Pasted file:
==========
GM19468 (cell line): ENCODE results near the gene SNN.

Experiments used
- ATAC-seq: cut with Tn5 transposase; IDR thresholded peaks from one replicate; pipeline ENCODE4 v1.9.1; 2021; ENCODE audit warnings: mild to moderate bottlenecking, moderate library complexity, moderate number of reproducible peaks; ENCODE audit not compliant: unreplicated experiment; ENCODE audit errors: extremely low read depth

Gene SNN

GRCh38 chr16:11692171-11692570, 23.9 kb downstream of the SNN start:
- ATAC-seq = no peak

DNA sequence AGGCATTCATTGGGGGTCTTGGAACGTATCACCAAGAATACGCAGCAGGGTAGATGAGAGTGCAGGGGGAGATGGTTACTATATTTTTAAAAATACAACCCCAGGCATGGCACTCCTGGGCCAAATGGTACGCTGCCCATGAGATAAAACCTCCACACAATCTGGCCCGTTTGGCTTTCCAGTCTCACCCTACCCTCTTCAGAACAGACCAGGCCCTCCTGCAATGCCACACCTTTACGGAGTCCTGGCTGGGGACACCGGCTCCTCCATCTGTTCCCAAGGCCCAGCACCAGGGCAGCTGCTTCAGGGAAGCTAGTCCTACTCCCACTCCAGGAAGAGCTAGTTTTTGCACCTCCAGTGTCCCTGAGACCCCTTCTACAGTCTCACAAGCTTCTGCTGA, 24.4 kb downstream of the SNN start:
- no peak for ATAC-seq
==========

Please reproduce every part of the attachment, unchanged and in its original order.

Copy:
GM19468 (cell line): ENCODE results near the gene SNN.

Experiments used
- ATAC-seq: cut with Tn5 transposase; IDR thresholded peaks from one replicate; pipeline ENCODE4 v1.9.1; 2021; ENCODE audit warnings: mild to moderate bottlenecking, moderate library complexity, moderate number of reproducible peaks; ENCODE audit not compliant: unreplicated experiment; ENCODE audit errors: extremely low read depth

Gene SNN

GRCh38 chr16:11692171-11692570, 23.9 kb downstream of the SNN start:
- ATAC-seq = no peak

DNA sequence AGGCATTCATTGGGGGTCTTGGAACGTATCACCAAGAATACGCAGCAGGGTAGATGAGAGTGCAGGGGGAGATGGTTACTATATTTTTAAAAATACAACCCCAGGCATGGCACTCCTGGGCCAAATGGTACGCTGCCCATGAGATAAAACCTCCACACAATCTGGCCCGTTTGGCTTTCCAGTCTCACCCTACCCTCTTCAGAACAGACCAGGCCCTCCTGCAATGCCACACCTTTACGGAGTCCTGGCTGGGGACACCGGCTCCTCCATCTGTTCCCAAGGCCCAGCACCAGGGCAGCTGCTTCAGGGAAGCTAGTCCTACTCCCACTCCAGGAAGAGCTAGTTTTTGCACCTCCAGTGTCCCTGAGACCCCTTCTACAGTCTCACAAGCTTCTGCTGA, 24.4 kb downstream of the SNN start:
- no peak for ATAC-seq